So you check into a luxury hotel. The doorman holds open your limo door and brings your luggage to the front desk. You hand him some cash as a thank you. After check-in, the bellboy carries your stuff into your room and out comes the wallet again. You order room service and tip the waiter who brings in the food. Who is missing in this picture? The housekeeping staff, that’s who.

Tip sheet: The size of a tip can depend more on attractiveness than quality of service. AFP

It has long been my personal (if somewhat piddling) crusade. Mostly, this gets taken out on my husband, who spends a lot of time in hotels. When he calls home, we discuss global warming, the credit crisis and whether the bathroom tap is still leaking. I end with loving goodbyes and the entreaty: Don’t forget to tip the housekeeping staff.

Hotel housekeepers are, in my mind, the unsung heroines of the hospitality business. They do a lot of the dirty work — and if you peek into some guest rooms on your way to breakfast, you’ll realize how messy some people are. They are mostly invisible and yet they contribute towards making the centrepiece of your hotel stay — the room — a thing of beauty. If the flamboyant doorman with a turban can be compared to a peacock; the star-chef with his chef’s whites and long cap, the proud, if moody, lion; then the housekeepers are — like Pumbaa in the Lion King — the warthogs and squirrels who clean up the forest and make sure things are running smoothly. They are the glorious underbelly of every luxury hotel.

Tipping a housekeeper is, as my husband bitterly points out, not a trivial exercise. Most working professionals rarely see them. You have to phone the front desk and ask for something — extra shampoo or an ironing board — to sight and tip her (it is usually a her).

For something that we supposedly do of our own volition, tipping is an awkward act. I think women have more trouble with tipping. I for one can rarely hand out cash with the confidence that a man can. For one thing, I am always petrified of being a poor tipper. In my mind, there is nothing worse than having the waiter or parking valet sneer at you for being cheap. So I end up apologizing to them each time I hand the keys of my car to the valet. “Sorry, not enough change," I’ll say as I fork out 40 bucks or whatever.

The problem with tipping is that there are few rules. It is a gratuity that a satisfied customer gives the staff for good service. As numerous studies point out however, the size of the tip may have little to do with the quality of service. A study conducted by Joanne M. May of Loyola University discovered that “such factors as group size, method of payment, and the attractiveness of the waitress have a greater influence on the amount of a tip than the quality of service does".

While attractiveness of the service staff may be a factor, I would argue that for most of us, simple availability of change in our wallets determines how much we tip. If you don’t have small change, what do you do? If you are like me, you will hand over Rs100 to the airport-drop cab driver and mutter, “I’d like Rs40 back if you don’t mind… if that’s okay with you. I would have given you 100 if it was at night but it is 11am, I think 60 should be good enough, don’t you think?" At which point, the man will put me out of my misery by handing over Rs50 along with a supercilious, “Keep the change, madam."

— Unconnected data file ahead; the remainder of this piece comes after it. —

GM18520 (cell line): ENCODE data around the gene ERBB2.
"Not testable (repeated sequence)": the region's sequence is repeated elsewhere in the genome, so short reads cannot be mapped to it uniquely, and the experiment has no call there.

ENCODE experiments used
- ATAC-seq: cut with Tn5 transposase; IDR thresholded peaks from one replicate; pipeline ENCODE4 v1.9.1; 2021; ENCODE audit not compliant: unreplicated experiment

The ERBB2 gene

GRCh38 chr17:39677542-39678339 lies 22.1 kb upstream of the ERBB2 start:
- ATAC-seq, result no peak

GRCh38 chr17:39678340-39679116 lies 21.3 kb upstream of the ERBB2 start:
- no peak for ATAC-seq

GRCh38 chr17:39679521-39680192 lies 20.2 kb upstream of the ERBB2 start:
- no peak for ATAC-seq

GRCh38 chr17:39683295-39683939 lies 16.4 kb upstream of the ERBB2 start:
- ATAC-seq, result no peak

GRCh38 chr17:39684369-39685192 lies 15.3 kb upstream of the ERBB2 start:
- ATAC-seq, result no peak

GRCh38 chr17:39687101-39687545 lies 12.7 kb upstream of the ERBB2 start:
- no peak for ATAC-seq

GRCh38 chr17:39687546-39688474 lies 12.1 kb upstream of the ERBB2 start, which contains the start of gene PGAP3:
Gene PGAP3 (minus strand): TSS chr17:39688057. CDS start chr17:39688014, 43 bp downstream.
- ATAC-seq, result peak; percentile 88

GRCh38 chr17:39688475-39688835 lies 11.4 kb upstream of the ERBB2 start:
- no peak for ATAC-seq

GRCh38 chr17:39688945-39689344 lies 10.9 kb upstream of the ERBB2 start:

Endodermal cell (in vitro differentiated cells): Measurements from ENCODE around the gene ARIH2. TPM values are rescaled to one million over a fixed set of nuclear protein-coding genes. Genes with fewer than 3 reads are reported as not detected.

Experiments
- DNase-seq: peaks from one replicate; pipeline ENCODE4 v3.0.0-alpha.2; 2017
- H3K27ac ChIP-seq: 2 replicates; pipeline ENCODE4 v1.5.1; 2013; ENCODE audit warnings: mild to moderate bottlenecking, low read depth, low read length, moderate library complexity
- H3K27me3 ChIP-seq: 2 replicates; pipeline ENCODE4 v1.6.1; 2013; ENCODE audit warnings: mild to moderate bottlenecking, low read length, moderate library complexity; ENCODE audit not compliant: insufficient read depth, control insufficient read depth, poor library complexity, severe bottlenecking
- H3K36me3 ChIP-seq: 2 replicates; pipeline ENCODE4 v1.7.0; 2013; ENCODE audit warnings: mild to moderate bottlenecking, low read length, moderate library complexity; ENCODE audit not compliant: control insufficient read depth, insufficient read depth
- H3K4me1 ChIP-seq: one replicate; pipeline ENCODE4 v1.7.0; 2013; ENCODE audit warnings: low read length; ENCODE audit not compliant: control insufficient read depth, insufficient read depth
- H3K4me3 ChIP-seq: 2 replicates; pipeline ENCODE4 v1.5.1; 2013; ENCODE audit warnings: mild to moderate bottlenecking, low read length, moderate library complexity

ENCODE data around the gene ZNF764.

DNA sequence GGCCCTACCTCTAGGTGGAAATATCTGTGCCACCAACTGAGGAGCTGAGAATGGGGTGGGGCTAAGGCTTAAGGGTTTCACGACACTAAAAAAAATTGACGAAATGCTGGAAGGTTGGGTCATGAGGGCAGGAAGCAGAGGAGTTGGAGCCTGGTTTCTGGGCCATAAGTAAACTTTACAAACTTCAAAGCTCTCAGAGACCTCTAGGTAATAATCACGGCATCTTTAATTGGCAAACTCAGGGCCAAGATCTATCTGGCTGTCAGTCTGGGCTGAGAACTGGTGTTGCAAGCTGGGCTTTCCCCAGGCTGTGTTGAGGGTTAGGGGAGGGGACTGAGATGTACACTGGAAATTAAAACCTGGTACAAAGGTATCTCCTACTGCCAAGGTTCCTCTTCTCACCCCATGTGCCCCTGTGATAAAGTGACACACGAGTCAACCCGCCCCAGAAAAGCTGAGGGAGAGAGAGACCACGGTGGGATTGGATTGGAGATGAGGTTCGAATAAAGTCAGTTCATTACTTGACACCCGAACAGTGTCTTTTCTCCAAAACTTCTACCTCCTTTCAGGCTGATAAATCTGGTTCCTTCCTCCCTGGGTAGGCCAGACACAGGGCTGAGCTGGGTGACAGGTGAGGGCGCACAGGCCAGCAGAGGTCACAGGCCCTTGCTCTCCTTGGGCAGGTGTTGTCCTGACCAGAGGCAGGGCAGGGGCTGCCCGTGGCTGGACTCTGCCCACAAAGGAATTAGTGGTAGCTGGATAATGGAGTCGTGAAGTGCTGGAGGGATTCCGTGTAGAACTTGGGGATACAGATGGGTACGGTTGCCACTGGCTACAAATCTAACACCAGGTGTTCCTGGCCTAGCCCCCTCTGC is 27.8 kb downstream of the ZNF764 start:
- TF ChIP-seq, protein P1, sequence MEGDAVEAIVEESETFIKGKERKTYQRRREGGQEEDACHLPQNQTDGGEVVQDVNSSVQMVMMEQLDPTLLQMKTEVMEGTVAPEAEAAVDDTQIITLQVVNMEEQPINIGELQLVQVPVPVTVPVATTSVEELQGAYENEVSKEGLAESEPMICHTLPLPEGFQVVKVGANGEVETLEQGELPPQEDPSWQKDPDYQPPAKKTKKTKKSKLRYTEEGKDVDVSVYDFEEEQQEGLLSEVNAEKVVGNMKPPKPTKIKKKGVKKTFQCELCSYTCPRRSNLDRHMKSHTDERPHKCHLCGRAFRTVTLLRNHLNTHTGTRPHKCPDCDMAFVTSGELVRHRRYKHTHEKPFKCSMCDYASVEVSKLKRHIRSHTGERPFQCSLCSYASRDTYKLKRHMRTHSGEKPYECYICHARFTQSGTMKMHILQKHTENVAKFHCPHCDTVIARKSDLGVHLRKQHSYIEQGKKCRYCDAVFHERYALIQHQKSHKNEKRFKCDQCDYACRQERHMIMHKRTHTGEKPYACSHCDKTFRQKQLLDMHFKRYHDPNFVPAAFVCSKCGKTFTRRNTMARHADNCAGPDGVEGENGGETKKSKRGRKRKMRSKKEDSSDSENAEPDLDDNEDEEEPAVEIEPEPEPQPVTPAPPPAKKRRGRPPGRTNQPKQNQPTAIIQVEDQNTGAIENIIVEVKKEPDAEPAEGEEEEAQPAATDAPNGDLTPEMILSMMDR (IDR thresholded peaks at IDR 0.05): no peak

At hotels, the whole tipping equation gets a lot worse because you are constantly encountering service staff. Boutique hotels have solved this problem to some extent. I’ve stayed at several where notices ask guests not to tip individually but leave a common tip during check out. This seems eminently sensible to me for not only are the visible service staff (like doormen, waiters and bellboys) paid but the gardeners, groundskeepers and housekeeping staff are also taken care of. Or so we hope.

One of my favourite chains is the Peninsula group, partly because of their hugely successful advertising campaign. It helped that they got cult photographer Annie Leibovitz to take black and white images of doormen, pageboys and housekeeping staff who stood in as real-life models. The success of this campaign is in stark contrast to Vogue India’s disastrous attempt to use poor people as models for luxury goods in a recent issue. The Peninsula group’s message was that the staff makes the hotel; that this was a hotel chain that took care of its employees. Many customers like me bought the message.

Although good general managers know this instinctively, the staff is what makes a hotel, and this is no cliché. The hallmark of a good hotel and good service staff is when things break down. Tipping may be a necessary but not a sufficient condition for good service. I stayed at the Intercontinental Marine Drive recently and on the ride back to Mumbai airport left a rather expensive pair of sunglasses in the car. Turns out that the hotel’s driver returned my sunglasses to the front desk manager who held it for me. I had a friend in Mumbai pick them up but didn’t tip the driver for his honesty. Or maybe he just took pity on me, given my apologetic spiel about the stresses of tipping and the fact that I had no change all the way through Dharavi. I had change, as it turns out; Only someone in Delhi gave me Cadbury’s sweets in lieu of Rs40. But that is another rant altogether.

Also ReadShoba’s previous Lounge columns

Shoba Narayan is going to tip using Cadbury’s Eclairs in Delhi from now on. Write to her at thegoodlife@